Additionally, many customer accounts are being shut down without any warning.
"Glitches" are affecting the banking system. One such glitch resulted in paychecks not being deposited at many banks recently.
Customers at major U.S. banks, such as Bank of America and Wells Fargo, have complained about delays with their direct deposits on Nov. 7, following a glitch with processing payments. Many contacted their banks through social media to report that their paychecks did not land in their accounts as expected. Some continued to complain that they were still waiting for their direct deposits days after.
Bank of America and Wells Fargo both referred questions to The Clearing House (TCH), a payments company that operates the only private-sector automated clearing house (ACH) system in the country.
The Federal Reserve claimed that the problem wasn’t because of a cybersecurity issue and that it had been resolved. And even though The Clearing House promised that things would be resolved, their promise could be hiding a threat that was undisclosed to account holders.
In an email, The Clearing House spokesperson Greg MacSweeney announced that many of the delayed payments have already been posted and that the company continues to cooperate with financial institutions to make sure the remaining transactions are processed properly.
However, an industry source revealed that it was possible some customers still haven’t received their deposits yet. The source added that banks can't do anything but wait for the originating bank to resend payment files.
Additionally, online banking services are being disrupted throughout the country on a massive scale. Data reveals that major U.S. banks also experienced unusual outages early in November.
For example, while Chase was experiencing outages, Citibank was also affected by a spike in outages. The same thing happened to Bank of America and Wells Fargo.
So what are causing these spikes in banking outages? Could they have been linked to cyberattacks? Bank account holders can only hope that things eventually settle down and that these "glitches" and outages subside.
The credit crunch affecting the U.S. could be a long-term issue. The Federal Reserve has said that lending standards for business loans got tighter during the third quarter.
Meanwhile, a survey of loan officers conducted by the Federal Reserve showed that banks continued to tighten standards for business loans in the third quarter. Some banks have also tightened lending standards for credit-card, automobile and other consumer loans.
Another survey conducted by Goldman Sachs revealed that at least 80 percent of small business owners in America are worried "about their ability to access capital." For the survey, Goldman Sachs contacted small business owners who reported serious concerns about the nationwide credit crunch stalling their growth. Others even reported worries about having to close up shop.
The survey also revealed that 29 percent of small business owners can't afford to take out a loan given the current interest rates. At least 85 percent answered that if access to capital continues to tighten, it will impact their growth forecast. Of the 85 percent, 67 percent reported that they would have to stop expansion plans if credit continues to tighten while 21 percent would have to close their business if the credit market continues on this trajectory.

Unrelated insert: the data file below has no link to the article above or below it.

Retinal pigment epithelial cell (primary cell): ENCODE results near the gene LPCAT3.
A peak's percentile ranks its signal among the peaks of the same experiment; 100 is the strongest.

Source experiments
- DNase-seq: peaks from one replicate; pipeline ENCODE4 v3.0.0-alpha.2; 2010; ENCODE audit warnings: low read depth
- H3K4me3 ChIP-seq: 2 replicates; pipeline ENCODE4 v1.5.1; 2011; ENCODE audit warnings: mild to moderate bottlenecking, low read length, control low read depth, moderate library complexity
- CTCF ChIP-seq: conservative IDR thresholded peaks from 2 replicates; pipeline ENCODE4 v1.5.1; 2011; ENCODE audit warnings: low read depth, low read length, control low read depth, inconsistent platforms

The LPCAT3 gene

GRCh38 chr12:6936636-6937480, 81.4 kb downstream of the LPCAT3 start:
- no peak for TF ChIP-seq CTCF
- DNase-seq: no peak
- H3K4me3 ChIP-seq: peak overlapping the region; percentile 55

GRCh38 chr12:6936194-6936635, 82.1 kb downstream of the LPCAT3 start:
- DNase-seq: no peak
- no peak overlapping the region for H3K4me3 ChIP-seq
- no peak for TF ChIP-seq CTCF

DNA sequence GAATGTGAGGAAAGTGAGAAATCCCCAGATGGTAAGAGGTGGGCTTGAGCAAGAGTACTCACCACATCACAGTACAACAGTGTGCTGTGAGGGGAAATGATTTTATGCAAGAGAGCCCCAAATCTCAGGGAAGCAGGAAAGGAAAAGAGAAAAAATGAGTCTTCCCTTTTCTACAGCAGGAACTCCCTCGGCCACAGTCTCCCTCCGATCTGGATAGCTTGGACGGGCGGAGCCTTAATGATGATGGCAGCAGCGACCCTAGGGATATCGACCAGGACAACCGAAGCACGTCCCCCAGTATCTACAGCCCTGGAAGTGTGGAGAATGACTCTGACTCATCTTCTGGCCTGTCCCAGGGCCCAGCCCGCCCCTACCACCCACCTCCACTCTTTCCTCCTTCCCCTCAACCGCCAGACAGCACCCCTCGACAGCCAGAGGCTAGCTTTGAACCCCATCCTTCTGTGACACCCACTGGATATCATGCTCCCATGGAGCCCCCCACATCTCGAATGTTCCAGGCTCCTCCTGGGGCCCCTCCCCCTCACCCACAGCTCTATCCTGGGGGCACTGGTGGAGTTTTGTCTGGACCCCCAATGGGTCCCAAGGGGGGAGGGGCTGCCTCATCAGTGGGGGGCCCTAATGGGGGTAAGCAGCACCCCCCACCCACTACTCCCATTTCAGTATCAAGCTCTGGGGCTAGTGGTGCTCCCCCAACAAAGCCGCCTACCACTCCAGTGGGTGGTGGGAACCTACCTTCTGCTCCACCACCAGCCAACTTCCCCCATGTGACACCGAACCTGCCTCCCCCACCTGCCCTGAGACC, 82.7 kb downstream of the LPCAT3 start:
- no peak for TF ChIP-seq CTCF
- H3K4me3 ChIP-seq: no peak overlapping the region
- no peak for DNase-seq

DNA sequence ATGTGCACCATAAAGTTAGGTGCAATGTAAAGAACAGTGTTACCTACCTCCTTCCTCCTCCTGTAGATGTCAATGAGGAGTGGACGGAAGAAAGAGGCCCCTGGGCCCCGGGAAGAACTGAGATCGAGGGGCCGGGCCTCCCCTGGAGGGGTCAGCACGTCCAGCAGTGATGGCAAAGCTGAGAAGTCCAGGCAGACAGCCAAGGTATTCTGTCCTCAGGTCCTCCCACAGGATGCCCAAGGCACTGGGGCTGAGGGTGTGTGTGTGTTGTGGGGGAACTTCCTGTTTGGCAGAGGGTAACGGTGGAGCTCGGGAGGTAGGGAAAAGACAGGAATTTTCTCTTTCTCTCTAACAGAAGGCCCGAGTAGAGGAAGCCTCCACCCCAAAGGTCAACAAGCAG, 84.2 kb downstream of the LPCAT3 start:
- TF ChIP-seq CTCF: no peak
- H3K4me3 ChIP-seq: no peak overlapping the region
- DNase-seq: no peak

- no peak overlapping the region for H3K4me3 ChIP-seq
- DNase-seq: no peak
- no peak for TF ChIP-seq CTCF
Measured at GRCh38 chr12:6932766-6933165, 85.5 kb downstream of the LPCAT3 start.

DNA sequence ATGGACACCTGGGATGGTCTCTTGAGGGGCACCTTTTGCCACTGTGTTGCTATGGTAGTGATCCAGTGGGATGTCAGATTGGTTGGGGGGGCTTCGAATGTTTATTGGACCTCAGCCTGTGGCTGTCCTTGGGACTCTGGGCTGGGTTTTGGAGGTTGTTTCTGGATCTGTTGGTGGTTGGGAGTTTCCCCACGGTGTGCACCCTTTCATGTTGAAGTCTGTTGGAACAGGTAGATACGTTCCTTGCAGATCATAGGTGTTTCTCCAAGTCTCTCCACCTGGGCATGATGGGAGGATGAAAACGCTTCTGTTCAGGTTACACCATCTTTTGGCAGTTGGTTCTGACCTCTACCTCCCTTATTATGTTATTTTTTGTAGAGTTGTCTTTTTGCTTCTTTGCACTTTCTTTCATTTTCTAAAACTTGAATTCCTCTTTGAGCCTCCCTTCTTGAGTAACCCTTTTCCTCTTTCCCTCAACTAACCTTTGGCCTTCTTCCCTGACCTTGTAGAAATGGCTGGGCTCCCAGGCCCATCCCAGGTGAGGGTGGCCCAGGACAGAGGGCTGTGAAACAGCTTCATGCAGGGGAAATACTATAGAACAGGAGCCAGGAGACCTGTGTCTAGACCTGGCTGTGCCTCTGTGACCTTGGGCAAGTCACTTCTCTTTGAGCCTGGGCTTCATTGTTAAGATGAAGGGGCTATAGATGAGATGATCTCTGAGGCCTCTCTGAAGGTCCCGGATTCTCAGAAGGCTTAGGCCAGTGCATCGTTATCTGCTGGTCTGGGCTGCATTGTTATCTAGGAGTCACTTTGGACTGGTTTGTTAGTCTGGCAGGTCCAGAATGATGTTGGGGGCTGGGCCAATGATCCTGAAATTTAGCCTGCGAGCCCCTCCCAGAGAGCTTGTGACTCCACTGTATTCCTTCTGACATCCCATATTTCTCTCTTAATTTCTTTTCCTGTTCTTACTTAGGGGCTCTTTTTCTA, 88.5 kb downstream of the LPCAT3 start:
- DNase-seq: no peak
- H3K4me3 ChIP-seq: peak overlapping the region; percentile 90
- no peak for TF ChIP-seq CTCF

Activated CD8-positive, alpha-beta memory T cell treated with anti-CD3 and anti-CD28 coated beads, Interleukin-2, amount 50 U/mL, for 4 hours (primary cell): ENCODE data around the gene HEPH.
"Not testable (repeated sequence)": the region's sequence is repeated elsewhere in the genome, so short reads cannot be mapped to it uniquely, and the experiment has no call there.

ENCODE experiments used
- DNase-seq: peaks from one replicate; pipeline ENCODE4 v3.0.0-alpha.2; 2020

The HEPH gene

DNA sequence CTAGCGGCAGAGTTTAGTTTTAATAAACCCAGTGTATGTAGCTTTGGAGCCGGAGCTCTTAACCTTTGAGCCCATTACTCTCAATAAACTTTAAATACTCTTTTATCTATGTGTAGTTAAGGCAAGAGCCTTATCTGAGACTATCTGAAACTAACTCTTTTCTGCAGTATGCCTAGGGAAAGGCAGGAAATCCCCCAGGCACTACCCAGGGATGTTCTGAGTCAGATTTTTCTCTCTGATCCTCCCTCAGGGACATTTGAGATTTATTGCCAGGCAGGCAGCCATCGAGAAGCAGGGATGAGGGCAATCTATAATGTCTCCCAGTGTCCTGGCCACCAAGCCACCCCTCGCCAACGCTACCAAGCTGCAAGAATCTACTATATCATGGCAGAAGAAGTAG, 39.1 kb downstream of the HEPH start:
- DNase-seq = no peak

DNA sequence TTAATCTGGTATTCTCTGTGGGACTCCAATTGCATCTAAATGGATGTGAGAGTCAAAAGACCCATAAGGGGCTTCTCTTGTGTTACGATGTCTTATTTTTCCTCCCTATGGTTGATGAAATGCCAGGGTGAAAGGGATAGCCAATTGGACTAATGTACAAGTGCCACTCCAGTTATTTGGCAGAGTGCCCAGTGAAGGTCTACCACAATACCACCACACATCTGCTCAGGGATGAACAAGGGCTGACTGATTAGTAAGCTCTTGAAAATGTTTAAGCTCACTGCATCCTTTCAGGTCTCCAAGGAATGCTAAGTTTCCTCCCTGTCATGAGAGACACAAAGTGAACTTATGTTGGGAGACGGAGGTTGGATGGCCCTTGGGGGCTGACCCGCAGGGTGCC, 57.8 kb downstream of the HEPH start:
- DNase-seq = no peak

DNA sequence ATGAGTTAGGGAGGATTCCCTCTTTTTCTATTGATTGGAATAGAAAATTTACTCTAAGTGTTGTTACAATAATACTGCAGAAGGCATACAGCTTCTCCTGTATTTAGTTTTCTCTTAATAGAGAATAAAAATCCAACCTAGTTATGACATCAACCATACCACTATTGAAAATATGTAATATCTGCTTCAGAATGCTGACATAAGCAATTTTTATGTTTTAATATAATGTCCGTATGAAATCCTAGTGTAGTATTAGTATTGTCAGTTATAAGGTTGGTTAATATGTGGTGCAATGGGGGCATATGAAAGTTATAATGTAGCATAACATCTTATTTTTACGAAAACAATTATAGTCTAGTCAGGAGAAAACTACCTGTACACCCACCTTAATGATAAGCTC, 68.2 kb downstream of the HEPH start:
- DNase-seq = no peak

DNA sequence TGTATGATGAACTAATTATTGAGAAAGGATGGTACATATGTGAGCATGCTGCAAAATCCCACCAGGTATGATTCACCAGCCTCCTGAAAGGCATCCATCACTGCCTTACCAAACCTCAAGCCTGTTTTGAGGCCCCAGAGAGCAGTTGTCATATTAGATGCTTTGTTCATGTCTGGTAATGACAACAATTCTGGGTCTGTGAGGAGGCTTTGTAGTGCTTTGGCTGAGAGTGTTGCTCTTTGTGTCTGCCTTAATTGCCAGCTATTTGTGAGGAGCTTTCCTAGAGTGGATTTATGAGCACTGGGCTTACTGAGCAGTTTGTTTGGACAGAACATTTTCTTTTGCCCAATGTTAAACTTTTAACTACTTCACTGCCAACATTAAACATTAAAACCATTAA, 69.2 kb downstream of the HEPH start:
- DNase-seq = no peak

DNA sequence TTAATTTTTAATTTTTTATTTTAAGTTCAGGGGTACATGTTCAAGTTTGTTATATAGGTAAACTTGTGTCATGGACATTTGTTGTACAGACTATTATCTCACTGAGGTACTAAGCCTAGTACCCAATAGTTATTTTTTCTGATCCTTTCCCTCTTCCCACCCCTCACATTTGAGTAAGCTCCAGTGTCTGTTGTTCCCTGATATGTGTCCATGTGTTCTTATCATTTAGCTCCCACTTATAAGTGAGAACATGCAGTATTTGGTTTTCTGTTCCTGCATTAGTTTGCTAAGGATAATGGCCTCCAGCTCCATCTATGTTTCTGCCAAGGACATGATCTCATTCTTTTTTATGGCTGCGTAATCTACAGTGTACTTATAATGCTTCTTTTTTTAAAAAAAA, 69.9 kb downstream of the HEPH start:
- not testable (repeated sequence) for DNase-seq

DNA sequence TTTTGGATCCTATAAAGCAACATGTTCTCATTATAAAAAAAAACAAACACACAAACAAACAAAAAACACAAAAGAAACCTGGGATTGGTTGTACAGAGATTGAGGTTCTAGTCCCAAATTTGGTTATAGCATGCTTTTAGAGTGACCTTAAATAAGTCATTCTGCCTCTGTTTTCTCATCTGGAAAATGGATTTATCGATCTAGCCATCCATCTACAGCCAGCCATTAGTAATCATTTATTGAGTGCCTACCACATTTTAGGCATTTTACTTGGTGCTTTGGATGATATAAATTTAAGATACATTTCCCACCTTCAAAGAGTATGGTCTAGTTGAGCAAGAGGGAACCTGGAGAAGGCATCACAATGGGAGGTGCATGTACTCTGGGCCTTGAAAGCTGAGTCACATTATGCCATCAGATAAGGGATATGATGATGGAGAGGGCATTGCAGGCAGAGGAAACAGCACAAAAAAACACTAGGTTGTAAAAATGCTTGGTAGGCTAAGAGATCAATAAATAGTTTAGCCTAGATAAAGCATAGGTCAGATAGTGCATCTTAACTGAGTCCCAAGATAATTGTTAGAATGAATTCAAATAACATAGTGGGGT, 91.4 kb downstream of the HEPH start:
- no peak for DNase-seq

This suggests that many banks all over the U.S. have gotten very tight with their money, which could affect the economy in 2024 and beyond.
Recent events hint that the era of easy credit is over, with U.S. banks now struggling with mountains of bad debt. To save money, desperate banks are shutting down branches and laying off workers. (Related: Federal Reserve will keep increasing interest rates despite worsening banking crisis.)
Employees at Citigroup are on tenterhooks to find out who will keep their jobs and who will get fired during the wave of layoffs on the horizon. When Citigroup CEO Jane Fraser announced in September that her sweeping corporate overhaul would cause an undisclosed number of layoffs, some 240,000 employees shared a collective fear that they would lose their jobs.
Managers and consultants working on Fraser's reorganization, internally known by its code name "Project Bora Bora," have discussed job cuts of at least 10 percent in several major businesses, revealed insiders. The talks are early and numbers may change in the coming weeks.
For now, U.S. bank holders must prepare for the incoming financial instability. It could mean that the flow of credit will be even tighter, that more bank branches are going to close and that more prominent banks are going to fail.
This is bad news for the whole country because banks are the beating heart of the U.S. economic system.
The country needs healthy banks, but America is now on the verge of a banking crisis unlike anything it has ever experienced before.
Watch the video below to learn more about problems with banking systems in Australia and the rest of the world, WWIII and AI.
This video is from the Tanjerea channel on Brighteon.com.